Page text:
San Diego manager Bud Black hates losing as much as anyone else, although he's certainly pragmatic enough to know there's a long-term benefit for the players who are afforded opportunities during the final month.
"This is a learning experience for so many players and we're seeing this first-hand in September," Black said. "In the long run, they'll be better off for it. Experience is the best teacher. They are profiting from this experience."
From one day to the next, it's hard to know what to expect from the Padres (68-80), who now head to Petco Park for their final homestand of the season. That's largely because the roster is brimming with young players or low service-time players, including four rookie starters on Sunday.
"That's tough," said Padres second baseman Jedd Gyorko, in his second year, and certainly not too far removed from remembering what his first few months in the big leagues were like.
"There are going to be growing pains. It's a process that takes time. But I think we're heading in the right direction."
On Sunday, Padres rookie pitcher Odrisamer Despaigne (3-7) allowed five runs (three earned) in 5 2/3 innings on six hits with three walks and two strikeouts. The team didn't play good defense behind him, especially during the D-backs' five-run, third-inning.
Rookie left fielder Cory Spangenberg dropped a fly ball trying to make a running catch. Then two runs scored on a Mark Trumbo single, though he was only credited with one RBI, as a second run crossed home when Amarista's throw went to Despaigne, who was backing up the plate.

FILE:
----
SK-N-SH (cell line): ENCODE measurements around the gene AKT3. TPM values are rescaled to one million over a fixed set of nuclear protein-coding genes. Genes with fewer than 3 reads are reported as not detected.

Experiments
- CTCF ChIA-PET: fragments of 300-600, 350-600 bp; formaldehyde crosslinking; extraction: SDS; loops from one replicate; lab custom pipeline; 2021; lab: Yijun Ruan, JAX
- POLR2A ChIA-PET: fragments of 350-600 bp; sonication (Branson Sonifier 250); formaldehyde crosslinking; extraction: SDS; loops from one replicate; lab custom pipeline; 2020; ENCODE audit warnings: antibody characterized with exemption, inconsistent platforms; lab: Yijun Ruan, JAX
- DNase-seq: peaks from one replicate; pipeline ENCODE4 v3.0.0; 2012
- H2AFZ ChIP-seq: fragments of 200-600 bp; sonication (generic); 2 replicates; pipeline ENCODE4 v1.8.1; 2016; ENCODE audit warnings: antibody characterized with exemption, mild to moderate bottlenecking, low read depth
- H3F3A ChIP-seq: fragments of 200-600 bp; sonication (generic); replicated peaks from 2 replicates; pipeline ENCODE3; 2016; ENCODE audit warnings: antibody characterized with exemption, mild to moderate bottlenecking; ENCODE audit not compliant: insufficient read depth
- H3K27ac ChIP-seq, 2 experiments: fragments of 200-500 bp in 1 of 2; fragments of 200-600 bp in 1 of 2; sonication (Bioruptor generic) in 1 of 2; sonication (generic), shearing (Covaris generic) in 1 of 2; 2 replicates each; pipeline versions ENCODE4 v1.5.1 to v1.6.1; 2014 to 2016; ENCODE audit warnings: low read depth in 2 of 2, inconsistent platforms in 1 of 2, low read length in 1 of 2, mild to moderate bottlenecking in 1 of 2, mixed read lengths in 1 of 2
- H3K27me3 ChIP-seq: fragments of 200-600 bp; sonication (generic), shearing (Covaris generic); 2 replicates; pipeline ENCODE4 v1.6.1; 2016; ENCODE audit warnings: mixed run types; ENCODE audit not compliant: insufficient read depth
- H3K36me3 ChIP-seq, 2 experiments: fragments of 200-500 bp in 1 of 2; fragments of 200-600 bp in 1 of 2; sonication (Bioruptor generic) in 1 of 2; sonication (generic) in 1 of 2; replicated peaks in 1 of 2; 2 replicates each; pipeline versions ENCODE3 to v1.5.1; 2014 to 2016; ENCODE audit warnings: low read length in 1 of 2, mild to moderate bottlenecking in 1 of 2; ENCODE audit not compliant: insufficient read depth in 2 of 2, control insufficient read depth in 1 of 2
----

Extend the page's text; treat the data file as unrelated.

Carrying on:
Catcher Yasmani Grandal was out in front of the plate and didn't give himself enough time to get into the correct position.
"Yazzy should have gotten back on that ball," Black said.
There were some highlights, though.
Rookie Yangervis Solarte had two hits and scored two runs. Another rookie, Jake Goebbert, also had two hits and knocked in a run. The team bunched together runs in the fourth and ninth innings.
"The biggest thing is recognizing your failure and capitalizing on opportunity," Goebbert said.
Trailing 5-4, the Padres appeared to be in good position to chase the tying run home in the eighth inning as they loaded the bases with one out after a single by Amarista, after pinch-hitter Rene Rivera was hit on his left pinkie with a pitch and when Cameron Maybin singled.
But D-backs reliever Will Harris got rookie Rymer Liriano to look at three called strikes during his at-bat and then struck out Tommy Medica, who couldn't check his swing with two strikes.
The Padres were 5-for-14 with runners in scoring position and, overall, struck out 12 times in the game.
The D-backs tacked on three runs for an 8-4 lead in the eighth inning against Padres reliever Nick Vincent, who saw his scoreless innings streak snapped at 23 1/3 innings, which was the longest active streak among National League relief pitchers.
But the Padres came back with two runs in the ninth inning, as Adam Moore had a pinch-hit double to make it 8-5. Amarista's ground-ball out made it 8-6.
"We do have a lot of younger guys and it's always tough having your first experience at this level, but I think this is all about preparing us for the future," Goebbert said. "I think this is going to help us."